Elizabeth Gehrig By Elizabeth Gehrig • January 29, 2016

What to Really Expect on Your First Online Course Exam or TECEP®

Taking an online exam can be intimidating. If you went to high school or college in the 90s — like me — you took tests on paper, either filling in bubbles or trying to fill up a blue book. At Thomas Edison State University, though, your course and TECEP® exams are primarily taken online. So, after you’ve studied, gathered your pen and scrap paper (and whatever else your syllabus or test description allows) and logged into the online proctoring service, you might be unfamiliar with this new testing experience. To help you get accustomed to your new assessment space, here’s what you can expect during an online exam that differs from the little blue book or bubbles you remember.

Before Your Test Starts

For TECEP® and course exams, you will see several introductory screens before the assessment starts. Don’t worry — reading these screens does not count against your time limit for the exam. It is important to read the screens thoroughly. My team, the Center for Learning and Technology staff, recently revised them to be shorter, focusing on the most important information. They won’t take long to read, but they’ll help you stay on top of things during your exam.
First, a general information screen explains how to navigate through the questions. Then, you will be given information about the assessment you are about to take. You will see how many sections it has, what kinds of questions are on it, the time limit and materials allowed. This is in your syllabus or test description, too, but it’s a helpful reminder before you get started. Finally, you will need to initial the University’s honor statement. This is a reminder that the University takes academic integrity seriously. Cheating can carry heavy consequences and just isn’t worth it.

Once Your Test Begins

Once you have made it through the introductory screens, your timed assessment will start. You will see directions on the left side of your screen and questions on the right, one at a time. If your assessment has multiple choice questions, those will usually be the first to appear. You will select an answer choice, click “Next Question” or “Previous Question” to move through the section, flag questions with the “Assessment Navigator” button and use other available resources, such as a formula sheet.
If you are writing essays, the sections will be set up the same way: directions on the left; essay question on the right. You will only have a text box to type your answer, so you won’t have the option to format your response (bold, italicize, etc.) as you write your response. Keyboard shortcuts, such as Tab and Ctrl+C, will not be available, either.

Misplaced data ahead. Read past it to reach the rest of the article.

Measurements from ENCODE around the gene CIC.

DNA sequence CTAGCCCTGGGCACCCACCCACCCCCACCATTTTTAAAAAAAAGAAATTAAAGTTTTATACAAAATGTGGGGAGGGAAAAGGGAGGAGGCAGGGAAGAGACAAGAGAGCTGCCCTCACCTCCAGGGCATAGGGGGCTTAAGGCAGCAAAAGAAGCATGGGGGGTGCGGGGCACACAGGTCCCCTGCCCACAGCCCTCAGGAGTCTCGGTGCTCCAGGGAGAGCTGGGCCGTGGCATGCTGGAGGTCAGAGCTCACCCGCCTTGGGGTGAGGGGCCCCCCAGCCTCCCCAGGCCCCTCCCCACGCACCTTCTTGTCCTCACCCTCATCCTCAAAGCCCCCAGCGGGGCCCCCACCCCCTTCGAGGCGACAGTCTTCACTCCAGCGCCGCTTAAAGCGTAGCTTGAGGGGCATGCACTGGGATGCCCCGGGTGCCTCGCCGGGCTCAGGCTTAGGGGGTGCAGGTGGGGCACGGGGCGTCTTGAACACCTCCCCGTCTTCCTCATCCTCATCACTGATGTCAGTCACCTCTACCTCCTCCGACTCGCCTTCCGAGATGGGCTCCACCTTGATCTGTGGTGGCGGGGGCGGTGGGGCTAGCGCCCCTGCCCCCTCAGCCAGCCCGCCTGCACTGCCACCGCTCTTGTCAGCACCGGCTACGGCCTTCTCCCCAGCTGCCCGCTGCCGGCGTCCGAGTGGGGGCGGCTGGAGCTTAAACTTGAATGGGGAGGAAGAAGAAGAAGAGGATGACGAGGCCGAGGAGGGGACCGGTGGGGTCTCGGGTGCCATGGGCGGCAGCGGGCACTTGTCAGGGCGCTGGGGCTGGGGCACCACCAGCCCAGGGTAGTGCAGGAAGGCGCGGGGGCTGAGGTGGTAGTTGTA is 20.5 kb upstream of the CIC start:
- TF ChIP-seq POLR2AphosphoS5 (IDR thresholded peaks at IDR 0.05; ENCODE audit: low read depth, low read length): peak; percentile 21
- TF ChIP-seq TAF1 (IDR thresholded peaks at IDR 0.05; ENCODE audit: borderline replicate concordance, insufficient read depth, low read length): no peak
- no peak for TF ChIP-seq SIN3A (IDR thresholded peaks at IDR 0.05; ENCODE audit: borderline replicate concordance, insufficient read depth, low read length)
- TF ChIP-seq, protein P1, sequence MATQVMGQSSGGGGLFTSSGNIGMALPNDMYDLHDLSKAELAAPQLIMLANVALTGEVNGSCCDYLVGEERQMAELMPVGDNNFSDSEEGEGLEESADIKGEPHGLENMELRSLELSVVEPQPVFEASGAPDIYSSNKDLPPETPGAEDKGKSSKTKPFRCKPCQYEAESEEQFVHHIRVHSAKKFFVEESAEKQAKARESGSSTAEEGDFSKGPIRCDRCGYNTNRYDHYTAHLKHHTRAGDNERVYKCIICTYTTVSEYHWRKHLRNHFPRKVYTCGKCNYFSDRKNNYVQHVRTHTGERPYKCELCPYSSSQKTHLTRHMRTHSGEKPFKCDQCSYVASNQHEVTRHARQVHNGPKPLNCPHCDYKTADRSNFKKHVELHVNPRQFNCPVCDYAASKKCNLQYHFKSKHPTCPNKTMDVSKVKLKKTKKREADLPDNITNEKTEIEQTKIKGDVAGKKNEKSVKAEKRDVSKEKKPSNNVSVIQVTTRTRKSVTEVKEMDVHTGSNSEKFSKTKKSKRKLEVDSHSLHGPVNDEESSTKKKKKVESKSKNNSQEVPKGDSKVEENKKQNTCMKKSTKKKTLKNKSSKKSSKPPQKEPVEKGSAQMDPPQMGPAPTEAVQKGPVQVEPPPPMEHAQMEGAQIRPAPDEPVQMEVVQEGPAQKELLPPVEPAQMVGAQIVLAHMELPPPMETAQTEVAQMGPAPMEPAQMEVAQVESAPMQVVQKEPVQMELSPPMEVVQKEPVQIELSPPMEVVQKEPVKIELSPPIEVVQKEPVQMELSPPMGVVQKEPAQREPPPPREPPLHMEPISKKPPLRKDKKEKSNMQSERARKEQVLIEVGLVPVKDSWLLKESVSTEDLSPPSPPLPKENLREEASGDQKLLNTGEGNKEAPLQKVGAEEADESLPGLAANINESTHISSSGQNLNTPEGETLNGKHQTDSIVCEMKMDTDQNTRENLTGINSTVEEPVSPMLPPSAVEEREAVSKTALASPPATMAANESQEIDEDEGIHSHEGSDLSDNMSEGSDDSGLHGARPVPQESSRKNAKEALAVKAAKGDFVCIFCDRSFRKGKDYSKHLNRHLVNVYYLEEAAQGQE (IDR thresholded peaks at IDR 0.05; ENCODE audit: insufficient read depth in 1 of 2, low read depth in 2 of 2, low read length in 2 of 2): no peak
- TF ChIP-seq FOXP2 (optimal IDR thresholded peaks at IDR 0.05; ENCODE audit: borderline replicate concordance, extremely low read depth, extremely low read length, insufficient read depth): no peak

Within each section, you will be able to see which question you’re on (for example, “12 of 25”). Throughout the exam, you will also have a timer displayed in the upper right-hand corner; this tells you how much time you have left and is a helpful tool for budgeting your time.
You will click “Submit” when you get to the end of each section. But make sure that you are really ready to continue, because you will not be able to return to that section once you’ve moved forward. A warning will appear if there are any questions left unanswered. If you really don’t know the answer, it’s worth it to guess rather than leave a question blank.

After Your Test Ends

At the end of your test, a feedback screen will appear telling you when you can expect your grade to be posted. If your exam was all multiple choice, your score will appear in your course Gradebook right away, or in the feedback screen itself for TECEP® examsIf your test had any essays or other open-ended questions, your grade will be posted when your mentor or grader has evaluated those responses.
Elizabeth Gehrig

Written by Elizabeth Gehrig

Elizabeth Gehrig is a senior assessment development specialist in the Center for Learning and Technology. Passionate about high-stakes testing, her career spans more than 10 years in language testing, credit-by-exam and outcomes assessment. Email her at clt@tesu.edu.

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